Comments on: How Jews should relate to Palestine http://972mag.com/how-jews-should-relate-to-palestine/65424/ Independent commentary and news from Israel & Palestine Thu, 03 Sep 2015 06:34:03 +0000 hourly 1 http://wordpress.org/?v=3.8 By: Elijah http://972mag.com/how-jews-should-relate-to-palestine/65424/comment-page-1/#comment-224411 Fri, 18 Apr 2014 15:41:58 +0000 http://972mag.com/?p=65424#comment-224411 Hang on! Is he really wrong? Nation-states may be modern concepts but most previous systems of governance under emperors, monarchs or theocrats were not tolerant or inclusive which is what ‘modern’ societies are supposed to want. Most people want citizenship not subjects and most traditional societies put their tribe or religion first. With modernisation it became more effective to govern and that’s why standardisation (and oppression of those cultural groups that did not conform) occurred at a more intense rate than in pre-modern ones. Palestine is as much a construct as any other nation including modern Israel (historically it referred only to the coastal areas) and owes its extension to Roman imperial policy in the wake of the Jewish revolts and Christianisation. Also you forget that allowing the Palestinians complete rights to Israel will effectively marginalised all non-Muslims as they primarily define themselves as part of the Arab-Muslim world and will inevitably exclude Non-Muslims and non-Arabs with their own attempts at standardisation and the pressures they will bear as a majority group.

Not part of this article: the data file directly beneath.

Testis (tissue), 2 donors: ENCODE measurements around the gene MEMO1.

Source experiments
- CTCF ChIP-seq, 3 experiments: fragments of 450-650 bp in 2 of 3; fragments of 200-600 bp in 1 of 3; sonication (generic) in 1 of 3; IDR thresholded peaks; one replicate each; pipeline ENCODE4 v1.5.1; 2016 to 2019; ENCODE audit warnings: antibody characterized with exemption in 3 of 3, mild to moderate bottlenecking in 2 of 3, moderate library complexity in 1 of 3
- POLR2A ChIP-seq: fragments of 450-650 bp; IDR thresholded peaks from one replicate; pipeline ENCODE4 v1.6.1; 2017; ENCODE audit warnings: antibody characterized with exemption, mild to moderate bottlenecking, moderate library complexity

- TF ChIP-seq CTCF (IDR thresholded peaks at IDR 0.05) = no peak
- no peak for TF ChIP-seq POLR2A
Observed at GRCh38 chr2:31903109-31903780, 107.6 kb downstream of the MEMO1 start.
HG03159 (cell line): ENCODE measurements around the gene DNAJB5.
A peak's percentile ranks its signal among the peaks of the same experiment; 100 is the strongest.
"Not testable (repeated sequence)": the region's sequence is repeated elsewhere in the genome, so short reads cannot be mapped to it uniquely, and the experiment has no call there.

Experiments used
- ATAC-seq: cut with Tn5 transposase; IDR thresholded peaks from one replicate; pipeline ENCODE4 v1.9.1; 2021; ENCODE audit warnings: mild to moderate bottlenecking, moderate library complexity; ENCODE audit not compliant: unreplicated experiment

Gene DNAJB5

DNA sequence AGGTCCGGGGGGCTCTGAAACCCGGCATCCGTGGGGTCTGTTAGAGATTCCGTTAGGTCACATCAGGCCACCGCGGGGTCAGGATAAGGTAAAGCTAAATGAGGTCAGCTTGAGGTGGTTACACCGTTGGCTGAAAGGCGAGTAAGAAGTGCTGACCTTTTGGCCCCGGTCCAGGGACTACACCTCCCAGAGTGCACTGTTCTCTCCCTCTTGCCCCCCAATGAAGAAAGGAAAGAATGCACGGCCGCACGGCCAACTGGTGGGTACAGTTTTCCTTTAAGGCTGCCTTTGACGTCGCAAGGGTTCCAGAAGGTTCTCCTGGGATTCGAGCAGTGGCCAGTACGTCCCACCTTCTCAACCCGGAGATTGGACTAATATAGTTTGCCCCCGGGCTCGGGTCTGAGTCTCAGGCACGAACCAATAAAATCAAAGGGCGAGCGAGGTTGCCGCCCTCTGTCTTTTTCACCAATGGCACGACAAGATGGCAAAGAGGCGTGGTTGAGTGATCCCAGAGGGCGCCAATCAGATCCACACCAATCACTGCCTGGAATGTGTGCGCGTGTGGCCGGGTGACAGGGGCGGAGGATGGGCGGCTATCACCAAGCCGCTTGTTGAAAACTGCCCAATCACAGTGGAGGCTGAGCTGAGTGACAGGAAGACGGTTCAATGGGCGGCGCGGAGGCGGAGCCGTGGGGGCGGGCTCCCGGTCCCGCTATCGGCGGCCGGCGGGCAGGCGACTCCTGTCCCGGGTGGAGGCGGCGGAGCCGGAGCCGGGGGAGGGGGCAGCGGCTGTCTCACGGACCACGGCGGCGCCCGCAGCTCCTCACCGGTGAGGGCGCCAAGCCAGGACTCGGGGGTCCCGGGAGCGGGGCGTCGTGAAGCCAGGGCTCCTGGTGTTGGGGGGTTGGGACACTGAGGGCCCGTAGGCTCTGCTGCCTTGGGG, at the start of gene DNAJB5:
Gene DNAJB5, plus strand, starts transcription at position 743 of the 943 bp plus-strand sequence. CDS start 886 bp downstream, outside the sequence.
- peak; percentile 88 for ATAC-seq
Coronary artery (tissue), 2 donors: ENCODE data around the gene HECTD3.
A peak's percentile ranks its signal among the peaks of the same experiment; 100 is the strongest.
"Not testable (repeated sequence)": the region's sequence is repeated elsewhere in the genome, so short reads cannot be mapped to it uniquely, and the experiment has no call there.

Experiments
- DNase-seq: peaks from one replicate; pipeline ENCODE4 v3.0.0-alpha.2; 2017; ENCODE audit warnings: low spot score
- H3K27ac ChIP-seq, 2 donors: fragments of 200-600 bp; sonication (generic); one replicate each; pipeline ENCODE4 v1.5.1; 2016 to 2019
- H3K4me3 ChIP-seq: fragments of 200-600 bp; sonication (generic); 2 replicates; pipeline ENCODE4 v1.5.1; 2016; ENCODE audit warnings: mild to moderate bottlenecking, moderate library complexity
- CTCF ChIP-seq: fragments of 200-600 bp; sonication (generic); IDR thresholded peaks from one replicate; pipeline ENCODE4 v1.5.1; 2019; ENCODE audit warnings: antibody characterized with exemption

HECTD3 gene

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By: Oriol2 http://972mag.com/how-jews-should-relate-to-palestine/65424/comment-page-1/#comment-107656 Fri, 08 Feb 2013 16:07:12 +0000 http://972mag.com/?p=65424#comment-107656 Dear Magnescim,